With Team Dad & Son reunited, the (hopefully) final sprint to the finish has officially begun.
On Saturday we met early with the A-sprit inventor who promptly measured the bow and drilled the mounting holes for the sprit. It felt kind of like piercing the boat's nose. As the piercings passed through the cored part of the hull, we dug out the core and added a seal of MarineTex to keep water from ever making it to the core. The core came out completely dry, thankfully - no water intrusion issues in the hull itself.
A fiberglass ferrule fits through the holes, and a smaller tube slides into it to form a hinge. The sprit frame then bolts to the inner tube. We should have the whole thing assembled and rigged in a few days and I'll post some more pictures as this part of the project progresses.
Mounting the new battery charger was the next project. Actually - I don't think I told you guys about that. My shiny new Blue Seas P12 battery charger failed after a couple weeks of operation. I got on the phone with the customer support department who walked me through checking a few of the more common failure modes before agreeing that the unit was defective and shipping me a new one. So I switched all my wiring over to it and got it mounted, and it's working flawlessly.
Next we removed the temporary board from the missing 4th window and bolted the new one in place. It feels really good to have all four windows in:
Excess MarineTex went to fairing some of the deck holes in preparation for Kiwigrip operations, which begin next weekend. To that end, I also mixed up a batch of thickened epoxy to replace the rotten core on the port side of the traveler:
I'm very much looking forward to the Kiwigrip - the deck will look so nice afterwards! I'm planning on having my GoPro on and filming the gripping operations for a timelapse.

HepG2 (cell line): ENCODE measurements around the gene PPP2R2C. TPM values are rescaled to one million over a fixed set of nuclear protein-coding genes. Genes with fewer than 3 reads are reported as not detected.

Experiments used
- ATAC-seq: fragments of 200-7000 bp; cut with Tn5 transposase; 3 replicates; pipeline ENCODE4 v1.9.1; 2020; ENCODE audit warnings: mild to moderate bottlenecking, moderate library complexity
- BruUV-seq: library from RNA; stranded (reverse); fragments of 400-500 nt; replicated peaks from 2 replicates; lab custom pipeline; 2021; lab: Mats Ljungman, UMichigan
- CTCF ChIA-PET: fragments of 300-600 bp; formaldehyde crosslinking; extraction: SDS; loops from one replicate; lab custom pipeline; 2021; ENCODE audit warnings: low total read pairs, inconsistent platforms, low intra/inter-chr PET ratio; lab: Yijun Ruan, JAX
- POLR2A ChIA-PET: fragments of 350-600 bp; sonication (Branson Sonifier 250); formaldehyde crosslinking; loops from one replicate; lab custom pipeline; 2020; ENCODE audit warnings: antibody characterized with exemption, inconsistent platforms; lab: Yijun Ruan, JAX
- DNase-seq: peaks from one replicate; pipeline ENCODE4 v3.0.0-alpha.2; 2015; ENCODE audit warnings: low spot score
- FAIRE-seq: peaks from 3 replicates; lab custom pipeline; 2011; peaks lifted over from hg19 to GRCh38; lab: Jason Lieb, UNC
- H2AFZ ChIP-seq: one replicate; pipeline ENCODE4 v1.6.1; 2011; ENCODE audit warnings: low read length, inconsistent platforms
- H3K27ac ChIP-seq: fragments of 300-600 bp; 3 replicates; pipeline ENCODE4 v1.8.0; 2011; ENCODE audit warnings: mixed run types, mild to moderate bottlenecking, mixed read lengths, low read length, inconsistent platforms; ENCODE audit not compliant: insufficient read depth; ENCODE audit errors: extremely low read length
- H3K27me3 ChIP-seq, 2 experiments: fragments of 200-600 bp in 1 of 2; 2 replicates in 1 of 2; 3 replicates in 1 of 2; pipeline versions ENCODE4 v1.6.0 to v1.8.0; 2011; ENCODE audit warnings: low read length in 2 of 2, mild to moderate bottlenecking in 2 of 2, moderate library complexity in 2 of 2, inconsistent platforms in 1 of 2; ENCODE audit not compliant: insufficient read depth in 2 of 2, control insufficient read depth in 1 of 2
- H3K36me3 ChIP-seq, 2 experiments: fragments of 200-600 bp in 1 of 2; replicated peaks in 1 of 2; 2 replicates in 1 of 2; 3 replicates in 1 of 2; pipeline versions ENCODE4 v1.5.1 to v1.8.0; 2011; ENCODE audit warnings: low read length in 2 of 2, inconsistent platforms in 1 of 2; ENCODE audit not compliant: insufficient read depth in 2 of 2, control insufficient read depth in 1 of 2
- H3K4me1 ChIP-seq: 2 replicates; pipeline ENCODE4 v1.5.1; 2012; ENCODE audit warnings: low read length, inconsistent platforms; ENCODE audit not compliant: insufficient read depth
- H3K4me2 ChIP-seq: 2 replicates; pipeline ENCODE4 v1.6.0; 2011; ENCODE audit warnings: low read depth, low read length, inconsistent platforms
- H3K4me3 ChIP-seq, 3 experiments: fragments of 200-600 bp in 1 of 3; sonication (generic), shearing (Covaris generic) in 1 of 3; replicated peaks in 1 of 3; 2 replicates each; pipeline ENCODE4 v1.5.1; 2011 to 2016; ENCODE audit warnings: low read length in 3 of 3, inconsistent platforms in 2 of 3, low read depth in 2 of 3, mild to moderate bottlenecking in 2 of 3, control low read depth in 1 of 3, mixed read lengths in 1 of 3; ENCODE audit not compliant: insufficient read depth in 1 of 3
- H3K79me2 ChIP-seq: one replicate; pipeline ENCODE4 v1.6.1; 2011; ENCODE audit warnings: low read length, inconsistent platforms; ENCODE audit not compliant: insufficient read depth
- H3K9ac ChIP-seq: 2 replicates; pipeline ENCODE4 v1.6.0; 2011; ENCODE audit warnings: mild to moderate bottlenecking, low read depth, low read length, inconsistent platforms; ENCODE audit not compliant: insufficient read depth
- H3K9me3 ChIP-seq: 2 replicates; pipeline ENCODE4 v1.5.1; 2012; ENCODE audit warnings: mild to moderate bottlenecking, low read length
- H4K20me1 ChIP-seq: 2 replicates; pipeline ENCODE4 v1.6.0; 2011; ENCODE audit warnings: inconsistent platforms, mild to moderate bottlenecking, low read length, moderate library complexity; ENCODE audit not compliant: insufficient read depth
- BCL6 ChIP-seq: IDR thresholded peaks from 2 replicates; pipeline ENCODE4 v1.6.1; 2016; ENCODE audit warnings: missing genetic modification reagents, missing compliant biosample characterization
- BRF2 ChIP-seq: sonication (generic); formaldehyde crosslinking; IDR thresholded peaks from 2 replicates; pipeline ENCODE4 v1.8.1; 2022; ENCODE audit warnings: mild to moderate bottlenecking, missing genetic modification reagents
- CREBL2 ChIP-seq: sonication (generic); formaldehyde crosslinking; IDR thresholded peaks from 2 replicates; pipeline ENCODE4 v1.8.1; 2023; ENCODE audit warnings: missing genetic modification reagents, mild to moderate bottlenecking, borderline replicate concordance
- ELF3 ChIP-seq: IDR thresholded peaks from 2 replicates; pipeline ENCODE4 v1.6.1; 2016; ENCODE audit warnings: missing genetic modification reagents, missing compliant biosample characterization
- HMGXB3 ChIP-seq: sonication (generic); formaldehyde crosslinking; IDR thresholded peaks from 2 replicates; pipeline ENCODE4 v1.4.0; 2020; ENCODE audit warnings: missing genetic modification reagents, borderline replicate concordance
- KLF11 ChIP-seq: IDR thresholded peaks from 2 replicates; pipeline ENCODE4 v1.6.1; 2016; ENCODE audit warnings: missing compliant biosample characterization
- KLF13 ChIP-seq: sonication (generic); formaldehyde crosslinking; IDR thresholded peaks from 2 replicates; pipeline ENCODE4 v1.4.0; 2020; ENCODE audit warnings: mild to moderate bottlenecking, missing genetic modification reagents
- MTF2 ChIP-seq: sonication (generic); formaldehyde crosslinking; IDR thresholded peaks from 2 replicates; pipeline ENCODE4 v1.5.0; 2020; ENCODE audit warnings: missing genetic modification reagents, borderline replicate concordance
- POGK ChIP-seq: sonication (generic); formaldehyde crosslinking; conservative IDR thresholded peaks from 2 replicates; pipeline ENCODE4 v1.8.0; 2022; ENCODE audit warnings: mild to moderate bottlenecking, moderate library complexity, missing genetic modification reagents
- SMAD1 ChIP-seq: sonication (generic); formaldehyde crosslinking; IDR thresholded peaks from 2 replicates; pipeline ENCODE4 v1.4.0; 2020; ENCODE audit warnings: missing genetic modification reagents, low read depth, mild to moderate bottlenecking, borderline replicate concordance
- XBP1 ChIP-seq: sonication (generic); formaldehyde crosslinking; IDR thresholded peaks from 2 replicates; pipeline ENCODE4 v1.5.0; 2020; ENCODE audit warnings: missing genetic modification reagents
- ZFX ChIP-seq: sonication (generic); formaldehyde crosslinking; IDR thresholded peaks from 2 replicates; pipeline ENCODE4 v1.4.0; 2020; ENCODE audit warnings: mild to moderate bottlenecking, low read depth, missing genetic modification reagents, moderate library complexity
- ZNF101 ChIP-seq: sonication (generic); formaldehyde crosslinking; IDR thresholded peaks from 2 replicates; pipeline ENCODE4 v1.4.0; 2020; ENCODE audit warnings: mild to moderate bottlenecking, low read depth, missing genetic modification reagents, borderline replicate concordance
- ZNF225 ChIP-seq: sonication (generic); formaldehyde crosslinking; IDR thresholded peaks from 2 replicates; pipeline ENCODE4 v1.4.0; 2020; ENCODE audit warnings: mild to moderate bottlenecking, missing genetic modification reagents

We pulled the starboard stanchion bases out in preparation for re-bedding, as well as some nearby pad-eyes. The backing plates were in mostly horrible condition - thin acrylic plates that were warped or in some cases completely cracked.
As night fell we headed inside and worked on mounting the Raritan electric toilet controls. I used a teak light switch plate from West Marine to avoid drilling a large hole in the formica around my head sink, and we caulked behind it as a precaution in case splashing in the sink causes water to drip down over the plate. I think it looks pretty good:
I've got some work to do to tidy up the toilet electronics before crossing that project completely off my list.
Sunday morning we crossed the Golden Gate as the sun came up and landed in the West Marine parking lot by 9am. After a quick run to the hardware store and across the Richmond bridge to another West Marine (needed two pad eyes and each store only had one) we finished our tour of bridges by crossing the Bay Bridge back into San Francisco and got to work by noon.
Most of the work Sunday was spent re-bedding the stanchion bases, including manufacturing new backing plates from 1/4" G10. The new plates are at least thrice as sturdy as the old ones. Plate cutting operations:
And the result:
This is one stanchion that's not going anywhere:
Placing the base with sealant applied:
And here's my dad being a master of detail work with the sealant:
One base in particular was most painful, as it was mounted behind the electrical box we built into a cabin cupboard. To access it, I had to remove one Raymarine box and pull the board out just enough to reach behind. My arm is red with scratches and cuts from wedging it between the boards to tighten nuts, but all the bases are firmly in place. The port side only has three bases to re-bed, thanks to the lack of a lifeline gate.
This week Dad is focusing on sanding and fairing the deck in preparation for Kiwigrip. I'm going to be working on getting the new traveler mounted and rigged. Hopefully by Saturday we'll be taping the deck and mixing us some non-skid!